Just for fun, here is every high and low tide for San Francisco Bay in 2016. Red dots are the high tides; blue dots are the low tides. (click to enlarge)
I found it interesting that the highest low tide of the year is lower than the lowest high tide of the year. There’s a certain narrow range of water levels — about 3.1-3.4 feet — which sees neither high tides nor low tides. Perhaps there’s some obvious reason for this, known to oceanographers, but it was news to me! I’m also curious if the non-overlap of high and low tides is true everywhere?
Here in San Francisco, the common sauna wisdom is that we just experienced one of the warmest winters in recent memory. The Dolphin Club’s Polar Bear Challenge was hardly challenging, and the South End’s “Dreaded 9th” of February swim was hardly dreaded.
Just how warm was it, though? I crunched the numbers from the NDBC, because, well, why not.
Here we see the last 15+ months of data from the Crissy Field station (FTPC1) inside San Francisco Bay, plotted in solid black. The dashed green, red, and blue lines show the long-term average, maxima, and minima for each day of the year, summarized over the eight years of available data from that station.
From July 2014 until just the past few days (early April 2015), Bay waters have been hovering 2-3 degrees (F) above the all-time highs (going back to 2006), and about 5 degrees above the long-term averages.
Eight years isn’t much data, unfortunately. Can we do better?
A bit: Lightstation 46026 – about two-thirds of the way out to the Farallones – has data going back to 1982.…
(tl; dr — 10 years of English Channel weather data, in a single CSV file. And some fun charts.)
Weather can turn on a dime in the English Channel, and the dreams (and finances) of English Channel swimmers often turn on the weather.
The most important source of information about that weather is a 156-foot lightvessel called Sandettie, which serves as both a floating lighthouse and a weather station. Here’s a nice photo.
Sandettie collects a variety of important meteorological data – air and sea temperatures, wind speed and direction, wave height and period, humidity, and barometric pressure. These data are then fed back to the UK Met Office, who publish the most recent 24 hours’ of observations on their website.
Anything before the last 24 hours are what the Met Office call “chargeable data” — at the rate of £6800per 10 years, per two elements (e.g., air temp & sea temp). According to the today’s exchange rate, that converts to no less than $11,575 USD.
LOL! (And yes, I actually requested a quote from the Met Office.)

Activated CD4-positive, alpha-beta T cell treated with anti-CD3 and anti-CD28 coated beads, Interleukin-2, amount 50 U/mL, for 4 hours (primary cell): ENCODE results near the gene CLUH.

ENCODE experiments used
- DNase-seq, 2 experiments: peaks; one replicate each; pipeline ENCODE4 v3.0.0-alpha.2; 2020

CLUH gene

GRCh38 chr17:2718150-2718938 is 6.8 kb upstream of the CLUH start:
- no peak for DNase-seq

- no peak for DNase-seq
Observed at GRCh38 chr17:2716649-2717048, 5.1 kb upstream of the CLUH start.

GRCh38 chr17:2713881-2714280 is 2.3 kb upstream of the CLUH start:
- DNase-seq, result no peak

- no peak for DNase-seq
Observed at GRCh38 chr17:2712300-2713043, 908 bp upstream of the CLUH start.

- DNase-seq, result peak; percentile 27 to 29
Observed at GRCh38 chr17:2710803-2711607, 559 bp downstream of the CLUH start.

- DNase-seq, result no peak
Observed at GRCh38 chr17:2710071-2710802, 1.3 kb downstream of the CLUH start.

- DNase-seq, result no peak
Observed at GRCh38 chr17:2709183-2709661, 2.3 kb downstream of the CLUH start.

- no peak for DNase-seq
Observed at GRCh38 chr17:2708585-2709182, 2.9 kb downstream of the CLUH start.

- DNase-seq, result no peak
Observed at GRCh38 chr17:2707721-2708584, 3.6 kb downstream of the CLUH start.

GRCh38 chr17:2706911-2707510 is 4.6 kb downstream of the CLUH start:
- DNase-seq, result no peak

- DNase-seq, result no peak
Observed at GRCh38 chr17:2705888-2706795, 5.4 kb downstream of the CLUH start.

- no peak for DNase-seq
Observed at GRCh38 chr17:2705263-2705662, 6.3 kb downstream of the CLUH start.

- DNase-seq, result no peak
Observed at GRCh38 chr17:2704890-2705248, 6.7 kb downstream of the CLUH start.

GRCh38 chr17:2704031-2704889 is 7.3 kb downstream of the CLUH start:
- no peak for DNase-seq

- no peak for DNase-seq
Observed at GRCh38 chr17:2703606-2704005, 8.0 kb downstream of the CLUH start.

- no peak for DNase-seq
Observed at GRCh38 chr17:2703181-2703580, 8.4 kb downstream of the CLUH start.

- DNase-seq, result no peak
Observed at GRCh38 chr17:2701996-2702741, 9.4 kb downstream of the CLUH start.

Just sayin’: In the US, quality-controlled meteorological data are available from NOAA’s National Data Buoy Center — for free.…
SWOLF (“swim golf”) is a drill that measures swimming efficiency. A SWOLF score is your time (in seconds) on one lap of the pool, added to the number of strokes you took. Lower scores = Higher efficiency. SWOLF is a fuzzy, indirect measure of efficiency, because stroke count doesn’t necessarily reflect effort. In my view, the most precise definition of SWOLF is that it identifies the most efficient stroke count for a given level of effort.
I originally wrote about SWOLF in April 2012, and the post has become – by a wide margin – the most widely-read in the history of this blog. In a subsequent post a month later – “Stroke Count Games” – I described how SWOLF doesn’t quite capture the most efficient stroke count. At least for me, using stroke cycles (number of strokes divided by two) produces better results.
I wondered if this was true for other swimmers, so I asked any interested readers to send me their own data, using a test set of 8×100. Three readers sent me their results.…
Marathon swimmers talk a lot about rules – what should and shouldn’t be allowed during a swim – but as far as I know, there has never been any systematic study of what marathon swimmers actually think, as a matter of public opinion.
Google has a fun tool that lets you visualize trends in search queries submitted by its users. Google is often the first place people go to find out more about a given topic, so it’s a powerful measure of the public’s “interest” in that topic. Below are a few Google Trends graphs related to open water swimming.
Is open water swimming “growing”?
Interest in open water swimming is highly cyclical, with summer peaks and winter troughs. (Obviously.)
Two big “spikes” corresponding to the Olympic Games in 2008 and 2012.
Aside from the seasonal cycles and Olympic spikes, the peaks and troughs do seem to rising slightly over time.
What about two sub-genres of open water swimming: marathon swimming and triathlon swimming?
As expected, triathlon swimming is consistently bigger than marathon swimming. One exception: the surge of interest associated with the London Olympic 10K marathon swim.
What about the Triple Crown events: English Channel, Catalina Channel, and the Manhattan Island Marathon Swim?